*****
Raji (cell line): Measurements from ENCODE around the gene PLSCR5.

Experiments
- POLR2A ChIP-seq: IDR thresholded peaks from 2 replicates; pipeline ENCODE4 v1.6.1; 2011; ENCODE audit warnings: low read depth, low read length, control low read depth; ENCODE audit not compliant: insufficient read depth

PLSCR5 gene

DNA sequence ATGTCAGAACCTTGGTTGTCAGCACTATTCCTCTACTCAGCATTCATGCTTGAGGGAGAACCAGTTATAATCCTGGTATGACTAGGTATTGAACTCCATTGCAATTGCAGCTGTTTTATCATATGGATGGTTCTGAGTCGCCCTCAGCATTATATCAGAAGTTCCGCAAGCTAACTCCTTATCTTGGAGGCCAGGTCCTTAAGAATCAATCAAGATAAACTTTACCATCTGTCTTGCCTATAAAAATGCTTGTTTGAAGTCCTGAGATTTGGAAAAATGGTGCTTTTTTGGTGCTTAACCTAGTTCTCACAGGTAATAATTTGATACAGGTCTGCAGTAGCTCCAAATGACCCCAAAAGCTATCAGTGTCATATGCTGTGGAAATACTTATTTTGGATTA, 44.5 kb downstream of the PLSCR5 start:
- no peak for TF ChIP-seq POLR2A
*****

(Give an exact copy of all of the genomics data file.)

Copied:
Raji (cell line): Measurements from ENCODE around the gene PLSCR5.

Experiments
- POLR2A ChIP-seq: IDR thresholded peaks from 2 replicates; pipeline ENCODE4 v1.6.1; 2011; ENCODE audit warnings: low read depth, low read length, control low read depth; ENCODE audit not compliant: insufficient read depth

PLSCR5 gene

DNA sequence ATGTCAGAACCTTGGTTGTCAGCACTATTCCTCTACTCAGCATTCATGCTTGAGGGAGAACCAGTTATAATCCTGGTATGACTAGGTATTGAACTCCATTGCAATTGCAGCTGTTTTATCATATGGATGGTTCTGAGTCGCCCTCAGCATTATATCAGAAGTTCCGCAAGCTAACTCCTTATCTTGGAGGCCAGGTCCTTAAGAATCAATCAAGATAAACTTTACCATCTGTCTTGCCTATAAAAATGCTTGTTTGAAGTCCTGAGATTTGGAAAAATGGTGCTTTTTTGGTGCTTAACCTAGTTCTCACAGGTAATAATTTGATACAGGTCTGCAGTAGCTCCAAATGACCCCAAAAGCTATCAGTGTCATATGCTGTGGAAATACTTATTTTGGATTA, 44.5 kb downstream of the PLSCR5 start:
- no peak for TF ChIP-seq POLR2A